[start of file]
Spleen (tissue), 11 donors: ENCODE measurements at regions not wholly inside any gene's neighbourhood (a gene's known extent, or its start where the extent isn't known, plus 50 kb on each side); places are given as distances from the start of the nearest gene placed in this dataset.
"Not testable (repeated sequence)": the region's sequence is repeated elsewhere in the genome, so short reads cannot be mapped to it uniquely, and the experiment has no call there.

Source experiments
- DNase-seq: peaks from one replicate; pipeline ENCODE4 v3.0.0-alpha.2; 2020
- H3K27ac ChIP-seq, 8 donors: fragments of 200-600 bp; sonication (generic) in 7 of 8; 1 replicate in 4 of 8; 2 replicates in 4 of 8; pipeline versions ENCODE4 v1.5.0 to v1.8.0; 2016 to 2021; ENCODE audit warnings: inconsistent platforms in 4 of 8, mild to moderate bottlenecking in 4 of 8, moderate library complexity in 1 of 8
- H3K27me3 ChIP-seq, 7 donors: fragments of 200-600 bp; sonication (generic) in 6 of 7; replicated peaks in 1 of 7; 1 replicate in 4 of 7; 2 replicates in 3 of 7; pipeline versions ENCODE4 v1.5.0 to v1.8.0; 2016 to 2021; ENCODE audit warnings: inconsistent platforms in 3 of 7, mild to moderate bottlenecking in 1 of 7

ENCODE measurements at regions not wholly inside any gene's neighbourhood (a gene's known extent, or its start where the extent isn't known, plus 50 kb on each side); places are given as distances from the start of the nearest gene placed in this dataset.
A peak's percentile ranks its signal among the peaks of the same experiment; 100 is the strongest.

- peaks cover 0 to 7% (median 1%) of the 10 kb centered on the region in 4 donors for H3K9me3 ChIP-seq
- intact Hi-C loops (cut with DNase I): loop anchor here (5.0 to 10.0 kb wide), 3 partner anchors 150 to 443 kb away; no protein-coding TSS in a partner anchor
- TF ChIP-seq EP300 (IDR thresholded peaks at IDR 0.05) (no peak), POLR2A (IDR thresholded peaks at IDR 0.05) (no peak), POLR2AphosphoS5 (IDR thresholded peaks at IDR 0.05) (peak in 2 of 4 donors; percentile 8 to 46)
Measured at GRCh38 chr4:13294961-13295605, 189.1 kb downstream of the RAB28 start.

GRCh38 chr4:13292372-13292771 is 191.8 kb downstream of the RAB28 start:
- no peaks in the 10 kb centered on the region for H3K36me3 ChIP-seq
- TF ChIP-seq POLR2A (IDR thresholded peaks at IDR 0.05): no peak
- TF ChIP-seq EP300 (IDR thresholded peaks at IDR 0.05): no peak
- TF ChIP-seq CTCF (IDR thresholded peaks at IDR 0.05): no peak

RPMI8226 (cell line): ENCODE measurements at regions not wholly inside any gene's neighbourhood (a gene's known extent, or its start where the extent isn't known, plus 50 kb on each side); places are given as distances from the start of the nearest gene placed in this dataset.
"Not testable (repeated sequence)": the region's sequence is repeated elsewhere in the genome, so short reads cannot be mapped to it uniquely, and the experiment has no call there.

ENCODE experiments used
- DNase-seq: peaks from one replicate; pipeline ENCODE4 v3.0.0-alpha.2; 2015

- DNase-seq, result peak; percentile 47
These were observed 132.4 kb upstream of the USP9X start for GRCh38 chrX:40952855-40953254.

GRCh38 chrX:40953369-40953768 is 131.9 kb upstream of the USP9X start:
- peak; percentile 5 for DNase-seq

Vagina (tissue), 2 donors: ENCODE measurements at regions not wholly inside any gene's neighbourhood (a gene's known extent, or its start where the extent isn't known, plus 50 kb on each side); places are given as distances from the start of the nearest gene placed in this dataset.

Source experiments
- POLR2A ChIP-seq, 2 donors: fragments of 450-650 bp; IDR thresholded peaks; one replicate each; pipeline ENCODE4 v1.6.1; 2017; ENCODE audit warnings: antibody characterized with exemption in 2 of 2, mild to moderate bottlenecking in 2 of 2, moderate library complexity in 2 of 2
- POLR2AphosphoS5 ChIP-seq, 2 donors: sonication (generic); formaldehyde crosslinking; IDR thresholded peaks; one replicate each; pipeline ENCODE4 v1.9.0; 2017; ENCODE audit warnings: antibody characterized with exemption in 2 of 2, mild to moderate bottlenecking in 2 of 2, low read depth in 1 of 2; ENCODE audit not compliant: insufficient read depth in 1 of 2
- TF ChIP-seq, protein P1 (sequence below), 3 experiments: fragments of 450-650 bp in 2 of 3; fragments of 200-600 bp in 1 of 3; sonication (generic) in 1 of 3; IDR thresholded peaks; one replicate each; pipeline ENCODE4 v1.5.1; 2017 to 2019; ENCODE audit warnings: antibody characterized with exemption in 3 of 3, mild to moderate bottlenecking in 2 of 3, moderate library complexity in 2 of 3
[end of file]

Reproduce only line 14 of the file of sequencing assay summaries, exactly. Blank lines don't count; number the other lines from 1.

- no peaks in the 10 kb centered on the region for H3K36me3 ChIP-seq